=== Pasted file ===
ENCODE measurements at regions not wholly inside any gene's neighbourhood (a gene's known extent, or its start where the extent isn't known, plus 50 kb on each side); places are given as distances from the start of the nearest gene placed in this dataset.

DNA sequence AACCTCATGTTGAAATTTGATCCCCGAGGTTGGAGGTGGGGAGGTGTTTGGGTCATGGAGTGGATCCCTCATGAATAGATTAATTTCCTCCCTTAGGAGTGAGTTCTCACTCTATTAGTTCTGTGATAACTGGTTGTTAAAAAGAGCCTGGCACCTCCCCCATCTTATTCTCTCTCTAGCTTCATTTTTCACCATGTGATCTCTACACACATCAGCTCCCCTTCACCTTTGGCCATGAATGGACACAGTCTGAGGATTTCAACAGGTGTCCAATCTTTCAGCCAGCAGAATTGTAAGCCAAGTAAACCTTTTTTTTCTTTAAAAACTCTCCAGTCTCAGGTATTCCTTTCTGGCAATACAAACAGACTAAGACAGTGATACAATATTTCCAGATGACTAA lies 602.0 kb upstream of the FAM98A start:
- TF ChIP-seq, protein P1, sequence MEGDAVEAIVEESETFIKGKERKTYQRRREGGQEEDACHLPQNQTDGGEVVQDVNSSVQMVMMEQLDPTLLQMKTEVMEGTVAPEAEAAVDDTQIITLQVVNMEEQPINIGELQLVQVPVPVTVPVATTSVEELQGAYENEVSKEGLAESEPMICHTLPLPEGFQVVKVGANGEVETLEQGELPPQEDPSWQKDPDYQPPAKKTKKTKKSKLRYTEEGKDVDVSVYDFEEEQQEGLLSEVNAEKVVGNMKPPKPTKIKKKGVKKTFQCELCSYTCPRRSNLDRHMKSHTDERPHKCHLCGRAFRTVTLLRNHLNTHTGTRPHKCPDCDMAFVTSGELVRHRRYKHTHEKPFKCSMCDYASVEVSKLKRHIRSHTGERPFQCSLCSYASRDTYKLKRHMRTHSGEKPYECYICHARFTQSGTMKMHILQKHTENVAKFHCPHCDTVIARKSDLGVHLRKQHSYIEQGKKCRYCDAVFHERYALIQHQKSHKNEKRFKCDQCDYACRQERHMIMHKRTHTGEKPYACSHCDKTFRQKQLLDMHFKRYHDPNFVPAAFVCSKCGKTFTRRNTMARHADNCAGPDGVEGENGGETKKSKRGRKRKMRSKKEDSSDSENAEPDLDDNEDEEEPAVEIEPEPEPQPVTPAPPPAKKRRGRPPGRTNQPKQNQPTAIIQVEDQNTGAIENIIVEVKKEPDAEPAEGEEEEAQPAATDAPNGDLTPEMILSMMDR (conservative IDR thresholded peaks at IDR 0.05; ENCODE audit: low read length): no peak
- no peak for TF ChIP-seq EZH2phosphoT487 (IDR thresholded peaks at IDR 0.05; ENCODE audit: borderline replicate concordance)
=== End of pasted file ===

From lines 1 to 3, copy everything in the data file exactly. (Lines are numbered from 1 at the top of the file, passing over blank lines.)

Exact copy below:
ENCODE measurements at regions not wholly inside any gene's neighbourhood (a gene's known extent, or its start where the extent isn't known, plus 50 kb on each side); places are given as distances from the start of the nearest gene placed in this dataset.

DNA sequence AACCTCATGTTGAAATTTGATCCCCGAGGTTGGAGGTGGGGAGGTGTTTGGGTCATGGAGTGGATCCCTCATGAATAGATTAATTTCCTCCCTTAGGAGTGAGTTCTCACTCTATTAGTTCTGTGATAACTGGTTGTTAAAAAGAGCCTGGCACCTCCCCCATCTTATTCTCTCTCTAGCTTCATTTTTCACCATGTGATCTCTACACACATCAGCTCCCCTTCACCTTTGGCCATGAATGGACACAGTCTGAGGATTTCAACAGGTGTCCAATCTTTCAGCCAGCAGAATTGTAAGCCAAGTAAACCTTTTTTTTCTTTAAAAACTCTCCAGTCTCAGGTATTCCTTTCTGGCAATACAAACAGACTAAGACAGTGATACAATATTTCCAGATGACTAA lies 602.0 kb upstream of the FAM98A start:
- TF ChIP-seq, protein P1, sequence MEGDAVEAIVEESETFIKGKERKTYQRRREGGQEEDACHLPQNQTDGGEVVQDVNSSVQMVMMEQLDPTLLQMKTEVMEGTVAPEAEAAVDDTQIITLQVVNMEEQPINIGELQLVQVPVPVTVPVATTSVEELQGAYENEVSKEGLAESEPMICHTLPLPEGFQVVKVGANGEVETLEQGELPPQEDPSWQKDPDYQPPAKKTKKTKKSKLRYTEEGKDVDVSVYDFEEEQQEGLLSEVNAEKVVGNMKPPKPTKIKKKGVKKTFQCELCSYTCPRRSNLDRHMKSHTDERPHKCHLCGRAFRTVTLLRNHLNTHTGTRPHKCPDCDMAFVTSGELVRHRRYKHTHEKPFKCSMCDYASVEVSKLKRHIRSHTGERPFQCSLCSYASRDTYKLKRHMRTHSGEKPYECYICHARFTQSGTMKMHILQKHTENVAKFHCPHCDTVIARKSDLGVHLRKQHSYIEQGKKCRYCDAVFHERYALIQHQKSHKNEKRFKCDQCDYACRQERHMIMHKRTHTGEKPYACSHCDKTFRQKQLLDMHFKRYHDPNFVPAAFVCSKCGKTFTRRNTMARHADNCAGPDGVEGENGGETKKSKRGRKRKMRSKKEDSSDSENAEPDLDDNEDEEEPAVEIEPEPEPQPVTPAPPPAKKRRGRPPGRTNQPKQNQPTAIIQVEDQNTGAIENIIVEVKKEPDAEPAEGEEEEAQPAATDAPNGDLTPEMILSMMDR (conservative IDR thresholded peaks at IDR 0.05; ENCODE audit: low read length): no peak